What Are Email Impersonation Attacks?!
Email impersonation attacks are malicious emails where scammers pretend to be trusted entities to steal money and sensitive information from victims.
These trusted entities being impersonated could be anyone your boss, your colleague, a vendor, or a consumer.
Such attacks are tough to catch and worryingly effective because we tend to take quick action on emails from known entities.
Scammers use impersonation in concert with other techniques to defraud organizations and steal sensitive data, account credentials, this is even more worrisome as sometimes victims don’t realize their fate for days after the fraud.
Luckily, here are some security practices to reduce the risk of email impersonation attacks.
1. Watch Out For Social Engineering Cues
Email impersonation attackers often use tactics crafted with language that induces a sense of urgency or fear in victims, coercing them into taking the action immediately the email wants them to take.
Though every email that makes you feel these emotions will not be an impersonation mail rather can be a genuine email from someone in need of help but it’s an important factor to keep an eye out for, nonetheless.
2. Make Sure To Do A Context Check On Emails
Targeted email attacks look for victims being too busy and “doing before thinking” instead of stopping and engaging with the email rationally. While it may take a few extra seconds, try to always ask yourself if the email you’re reading and what the email is asking for, even if they’re from trusted entities.
3. Check For Email Address And Sender Name Deviations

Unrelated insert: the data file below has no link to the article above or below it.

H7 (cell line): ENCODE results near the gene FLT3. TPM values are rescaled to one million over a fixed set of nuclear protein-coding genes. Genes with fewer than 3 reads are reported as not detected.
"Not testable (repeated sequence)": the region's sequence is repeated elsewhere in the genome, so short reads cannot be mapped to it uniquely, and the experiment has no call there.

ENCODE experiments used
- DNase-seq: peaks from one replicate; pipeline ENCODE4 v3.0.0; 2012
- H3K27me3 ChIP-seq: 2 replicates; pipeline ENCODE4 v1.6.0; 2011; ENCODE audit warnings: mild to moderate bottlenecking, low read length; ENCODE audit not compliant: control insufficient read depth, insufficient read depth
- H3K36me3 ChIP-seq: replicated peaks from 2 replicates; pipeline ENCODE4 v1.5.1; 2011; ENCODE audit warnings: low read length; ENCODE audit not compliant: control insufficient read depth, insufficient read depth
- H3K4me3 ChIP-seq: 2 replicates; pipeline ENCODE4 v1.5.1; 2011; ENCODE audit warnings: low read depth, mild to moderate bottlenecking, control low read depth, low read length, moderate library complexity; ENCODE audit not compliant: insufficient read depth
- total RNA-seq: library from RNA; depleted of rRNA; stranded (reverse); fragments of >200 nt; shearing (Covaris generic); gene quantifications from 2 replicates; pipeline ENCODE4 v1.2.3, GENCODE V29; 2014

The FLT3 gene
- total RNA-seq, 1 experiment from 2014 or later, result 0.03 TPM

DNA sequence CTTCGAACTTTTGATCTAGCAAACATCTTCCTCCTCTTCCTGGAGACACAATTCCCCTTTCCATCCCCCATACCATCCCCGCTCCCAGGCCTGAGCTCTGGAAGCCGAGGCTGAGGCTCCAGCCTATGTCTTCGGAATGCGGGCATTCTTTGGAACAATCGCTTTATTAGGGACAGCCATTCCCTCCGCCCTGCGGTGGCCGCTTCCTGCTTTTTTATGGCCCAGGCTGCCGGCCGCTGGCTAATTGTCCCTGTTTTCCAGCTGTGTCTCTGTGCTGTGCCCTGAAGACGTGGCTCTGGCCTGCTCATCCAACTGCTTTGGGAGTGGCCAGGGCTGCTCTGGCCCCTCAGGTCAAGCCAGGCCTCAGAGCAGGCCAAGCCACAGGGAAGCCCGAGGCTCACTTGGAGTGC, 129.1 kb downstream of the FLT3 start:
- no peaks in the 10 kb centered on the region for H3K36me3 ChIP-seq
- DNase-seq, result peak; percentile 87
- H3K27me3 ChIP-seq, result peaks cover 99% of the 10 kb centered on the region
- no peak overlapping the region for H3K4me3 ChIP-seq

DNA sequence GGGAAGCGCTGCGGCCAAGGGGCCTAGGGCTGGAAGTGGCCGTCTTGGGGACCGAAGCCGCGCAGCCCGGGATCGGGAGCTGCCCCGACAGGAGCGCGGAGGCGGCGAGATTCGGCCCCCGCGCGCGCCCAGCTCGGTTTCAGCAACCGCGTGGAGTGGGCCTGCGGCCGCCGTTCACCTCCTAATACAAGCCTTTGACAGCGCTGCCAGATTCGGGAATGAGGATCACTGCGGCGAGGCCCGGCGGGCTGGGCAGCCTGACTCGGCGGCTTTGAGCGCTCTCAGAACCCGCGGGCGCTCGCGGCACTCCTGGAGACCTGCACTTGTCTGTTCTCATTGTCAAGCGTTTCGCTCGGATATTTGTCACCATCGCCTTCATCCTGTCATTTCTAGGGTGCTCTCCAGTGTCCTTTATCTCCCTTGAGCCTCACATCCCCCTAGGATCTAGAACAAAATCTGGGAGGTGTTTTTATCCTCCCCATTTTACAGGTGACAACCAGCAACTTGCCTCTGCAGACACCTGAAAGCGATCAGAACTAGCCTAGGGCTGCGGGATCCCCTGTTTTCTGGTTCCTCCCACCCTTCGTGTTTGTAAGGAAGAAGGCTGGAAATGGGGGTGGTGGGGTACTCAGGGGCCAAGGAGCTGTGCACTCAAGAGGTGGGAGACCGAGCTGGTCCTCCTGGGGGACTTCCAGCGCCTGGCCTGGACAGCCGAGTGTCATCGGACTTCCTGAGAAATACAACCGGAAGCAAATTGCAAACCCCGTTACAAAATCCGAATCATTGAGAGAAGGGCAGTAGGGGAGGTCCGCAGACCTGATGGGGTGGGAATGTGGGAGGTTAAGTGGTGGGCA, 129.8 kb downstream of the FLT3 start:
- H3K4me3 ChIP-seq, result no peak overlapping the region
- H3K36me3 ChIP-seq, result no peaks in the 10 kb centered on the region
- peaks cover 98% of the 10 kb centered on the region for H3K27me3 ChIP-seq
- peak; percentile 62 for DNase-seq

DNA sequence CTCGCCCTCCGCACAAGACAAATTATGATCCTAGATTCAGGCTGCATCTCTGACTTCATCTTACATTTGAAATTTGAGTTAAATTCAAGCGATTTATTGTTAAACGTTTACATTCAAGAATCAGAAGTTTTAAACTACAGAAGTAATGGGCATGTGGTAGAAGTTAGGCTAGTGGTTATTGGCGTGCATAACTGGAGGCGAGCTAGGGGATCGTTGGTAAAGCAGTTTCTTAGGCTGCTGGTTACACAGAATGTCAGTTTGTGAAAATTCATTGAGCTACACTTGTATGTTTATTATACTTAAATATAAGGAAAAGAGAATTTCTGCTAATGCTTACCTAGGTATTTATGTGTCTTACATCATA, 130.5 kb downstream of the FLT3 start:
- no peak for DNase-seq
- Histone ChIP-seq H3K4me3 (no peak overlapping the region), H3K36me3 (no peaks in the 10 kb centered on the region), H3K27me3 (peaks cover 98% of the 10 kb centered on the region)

To stop email impersonation, an organization can deploy keyword-based protection that catches emails where the email addresses or sender names match those of key executives (or other related keywords). To get through these security controls, impersonation attacks use email addresses and sender names with slight deviations from those of the entity the attacks are impersonating.
Business emails are sent from personal accounts like Gmail or Yahoo without advance notice. It’s advisable to validate the identity of the sender through secondary channels if they’re emailing you with requests from their personal account for the first time.
4. Impersonation Phrases
Email impersonation has been around for long enough that there are well-known phrases and tactics we need to be aware of. The emails can be anything not necessarily some money-related urgency or login requests, it can be a simple request, just to see who bites and buys into the email’s faux legitimacy.
For instance, emails containing phrases like: “Are you free now?”, “Are you at your desk?” and related questions are frequent opening lines in impersonation emails. As they look harmless emails with simple requests, it is easy for them to get past email security controls and lay the bait.
5. Secondary Channels Of Authentication
Enterprise adoption of two-factor authentication has grown considerably over the years, helping safeguard employee accounts and reduce the impact of account compromise.
It is our responsibility too that we try to learn this and understand the importance of checking our email properly especially for any email that makes unusual requests related to money or data.
Click to read in detail – https://www.ftc.gov/tips-advice/business-center/small-businesses/cybersecurity/business
These tips appear to be straightforward and are exceptionally normal for everybody, they are as yet implied as beginning stages for people and associations to all the more likely comprehend email pantomime and begin tending to its danger factors. Yet, powerful assurance against email pantomime can’t be down to eye tests alone.
Undertaking security groups should lead an intensive review of their email security stack and investigate increases to local email security that offer explicit assurance against pantomime.
With email becoming more important to our digital lives than ever, especially during the pandemic, we must be able to believe people are who their email says they are.
Email impersonation attacks exploit this sometimes misplaced belief. Stopping email impersonation attacks will require a combination of security hygiene, email security solutions that provide specific impersonation protection, and some healthy paranoia while reading emails – even if they seem to be from people you trust.
Continue reading on related topics, https://www.tikaj.com/blog/phishing-online-brand-impersonation/